At the time of purchase, I was having a difficult time tracking down a blue set in size medium for Eli. So he got orange. I do like orange but wow, these would not be difficult to find if he took them off in turnout somehow. More importantly, they work. Which I am surprised about, because what stops flies from landing above the boots and crawling down the legs? Sorcery? I don’t get it. But they work! Eli’s farrier agreed that they are helping a ton with the condition of his front feet. No stomping = no cracking. He wears them almost all the time, just not when I ride him.
Oh! Before we get to Eli’s random injury of the day/week/month, I did have to get new tall boots. Okay, maybe did not have to, but. I broke the zipper on my Salentos. I mean. I really did a number on it. I zipped a boot sock into it and it took me a really long time to get the sock all the way out of the zipper, all while Eli started at me, tacked up, wondering why no cookie, no bridle, no mommy attention. I gave up and rode in the Dublin river boots and I don’t know how people do that on a regular basis. The sock and zipper suffered complete shredding annihilation. I can get into my black Ego7s as long as I am wearing thin thin thin riding tights. But even so they are snuuuuuuuug.
My orange Deniros need new zippers. Now the Salentos need new zippers. My brown Deniros are too precious for daily use. I need another option. So I ordered brown Ego7s from Equizone (highly recommend Equizone if you are not averse to ordering stuff from Europe) and can now wear breeches again. Yay.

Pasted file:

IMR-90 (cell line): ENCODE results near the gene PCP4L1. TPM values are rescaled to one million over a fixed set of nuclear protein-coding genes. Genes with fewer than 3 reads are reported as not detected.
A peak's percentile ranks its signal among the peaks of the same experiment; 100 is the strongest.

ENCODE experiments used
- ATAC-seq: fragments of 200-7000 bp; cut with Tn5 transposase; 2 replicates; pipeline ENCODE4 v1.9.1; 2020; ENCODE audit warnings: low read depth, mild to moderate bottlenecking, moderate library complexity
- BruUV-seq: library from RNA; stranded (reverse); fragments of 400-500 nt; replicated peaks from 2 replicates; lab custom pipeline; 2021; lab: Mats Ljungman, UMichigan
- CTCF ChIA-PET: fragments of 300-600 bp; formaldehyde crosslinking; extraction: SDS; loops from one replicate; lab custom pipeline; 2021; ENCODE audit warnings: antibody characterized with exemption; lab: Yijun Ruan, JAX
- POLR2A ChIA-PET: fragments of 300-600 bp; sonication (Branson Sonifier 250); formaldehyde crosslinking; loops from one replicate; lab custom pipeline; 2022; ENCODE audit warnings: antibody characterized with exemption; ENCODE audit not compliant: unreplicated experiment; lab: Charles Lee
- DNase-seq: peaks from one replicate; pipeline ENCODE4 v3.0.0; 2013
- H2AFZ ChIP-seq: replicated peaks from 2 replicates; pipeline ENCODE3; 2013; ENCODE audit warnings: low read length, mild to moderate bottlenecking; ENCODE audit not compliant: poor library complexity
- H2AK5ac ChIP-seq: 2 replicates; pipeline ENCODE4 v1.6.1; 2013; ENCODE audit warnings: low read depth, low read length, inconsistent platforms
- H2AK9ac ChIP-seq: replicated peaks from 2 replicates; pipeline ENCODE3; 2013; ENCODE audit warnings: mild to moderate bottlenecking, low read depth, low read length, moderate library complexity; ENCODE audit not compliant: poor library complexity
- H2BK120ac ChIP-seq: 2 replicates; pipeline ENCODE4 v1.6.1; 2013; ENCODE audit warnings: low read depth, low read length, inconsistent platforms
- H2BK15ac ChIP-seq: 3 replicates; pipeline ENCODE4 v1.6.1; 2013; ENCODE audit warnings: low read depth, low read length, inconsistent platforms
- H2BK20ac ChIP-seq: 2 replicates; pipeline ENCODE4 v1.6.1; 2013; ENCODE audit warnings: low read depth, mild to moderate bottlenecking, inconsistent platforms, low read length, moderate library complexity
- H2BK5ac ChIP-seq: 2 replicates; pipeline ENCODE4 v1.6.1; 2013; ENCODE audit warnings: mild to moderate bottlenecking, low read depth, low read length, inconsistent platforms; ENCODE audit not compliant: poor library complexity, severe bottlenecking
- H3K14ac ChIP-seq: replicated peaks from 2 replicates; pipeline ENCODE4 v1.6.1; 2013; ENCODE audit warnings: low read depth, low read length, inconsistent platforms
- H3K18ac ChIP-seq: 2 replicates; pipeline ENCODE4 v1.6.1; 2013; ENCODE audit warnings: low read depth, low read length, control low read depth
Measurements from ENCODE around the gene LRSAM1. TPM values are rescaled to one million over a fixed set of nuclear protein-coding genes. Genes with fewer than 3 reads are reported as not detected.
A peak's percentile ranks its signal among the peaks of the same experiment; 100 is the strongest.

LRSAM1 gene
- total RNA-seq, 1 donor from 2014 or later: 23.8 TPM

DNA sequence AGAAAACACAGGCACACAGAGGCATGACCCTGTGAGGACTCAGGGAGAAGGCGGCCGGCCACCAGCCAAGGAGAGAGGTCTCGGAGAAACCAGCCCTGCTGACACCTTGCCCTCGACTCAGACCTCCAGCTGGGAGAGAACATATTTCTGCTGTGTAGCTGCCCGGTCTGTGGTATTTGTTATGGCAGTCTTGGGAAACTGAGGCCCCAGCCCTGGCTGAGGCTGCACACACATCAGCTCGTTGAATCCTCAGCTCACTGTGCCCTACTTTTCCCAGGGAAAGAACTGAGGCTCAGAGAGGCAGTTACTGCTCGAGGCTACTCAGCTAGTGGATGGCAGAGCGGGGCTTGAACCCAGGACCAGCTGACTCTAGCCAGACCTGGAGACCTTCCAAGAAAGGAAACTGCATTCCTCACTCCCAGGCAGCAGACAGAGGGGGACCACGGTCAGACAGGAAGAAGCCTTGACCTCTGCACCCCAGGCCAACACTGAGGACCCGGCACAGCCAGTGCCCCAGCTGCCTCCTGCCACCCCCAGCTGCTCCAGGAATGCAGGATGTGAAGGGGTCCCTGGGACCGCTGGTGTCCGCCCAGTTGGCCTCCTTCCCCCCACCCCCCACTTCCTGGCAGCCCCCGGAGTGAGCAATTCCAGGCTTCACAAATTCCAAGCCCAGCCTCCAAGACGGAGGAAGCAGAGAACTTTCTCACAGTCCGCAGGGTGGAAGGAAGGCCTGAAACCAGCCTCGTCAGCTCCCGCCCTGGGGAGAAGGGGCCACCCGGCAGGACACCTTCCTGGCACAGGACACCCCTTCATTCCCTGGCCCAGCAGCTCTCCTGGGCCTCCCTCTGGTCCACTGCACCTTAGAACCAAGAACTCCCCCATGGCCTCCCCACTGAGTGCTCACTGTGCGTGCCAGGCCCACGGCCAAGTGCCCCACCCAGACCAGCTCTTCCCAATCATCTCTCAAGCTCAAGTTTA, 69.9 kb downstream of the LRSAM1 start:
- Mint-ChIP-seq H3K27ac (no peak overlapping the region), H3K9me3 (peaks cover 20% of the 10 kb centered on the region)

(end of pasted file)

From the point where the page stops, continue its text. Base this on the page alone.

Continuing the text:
On to Eli’s injuries. A number of weeks ago now, I came out to the barn and Eli’s back legs were a bit chewed up and swollen. He had tiny scrapes all over below the hock on both hinds, and random areas of localized swelling. I have no idea what he did and it doesn’t really matter because horses do random shit to themselves so I may as well treat and move on. I “iced” a lot with the Incrediwear circulation wraps and didn’t ride for a few days, mostly from the rain. Kept icing, rode at just a walk for a few days until all the swelling was mostly gone. He seems fine now. I did try to put the Incrediwear standing wraps on him one night, but he managed to take one off and generally doesn’t like things on his hind legs so I stuck with just the icing after that. And liberal amounts of Sore No More Gelotion.
Now for Eli’s tack: I have switched things up a little bit.
Another thing I ordered from Equizone a long while back is a Trust elliptical sweet iron dee. I like it. I think Eli likes it. Mostly I’ll still ride him in the Dynamic RS but I know he enjoys sweet iron so I wanted that option.
I noticed a few months ago that my saddle developed a squeak (ugh, probably a loose rivet, yuck). Could it be the humidity? Maybe. I also noticed Eli seemed a bit irritated near the top of his shoulder (only under saddle, not really all the time or anything). I started suspecting that his alfalfa bod, my saddle, and the Ogilvy half pad were a less than optimum combination. I swapped the Oglivy for the Thinline, got some Back on Track Mathilde pads, the weather dried out and my saddle stopped squeaking and Eli seemed more comfortable under saddle. It’s weird – it’s like the Ogilvy is just too thick and also slightly unstable. I don’t know why I suddenly experienced all this at once, but luckily I already had the Thinline and everything is working for now. I do wonder if Eli would be better in a different saddle, but due to a particular situation at work which, yes, I will get into in a minute, I am reluctant to spend much money on anything right now if what we have is serviceable already. Which it seems to be.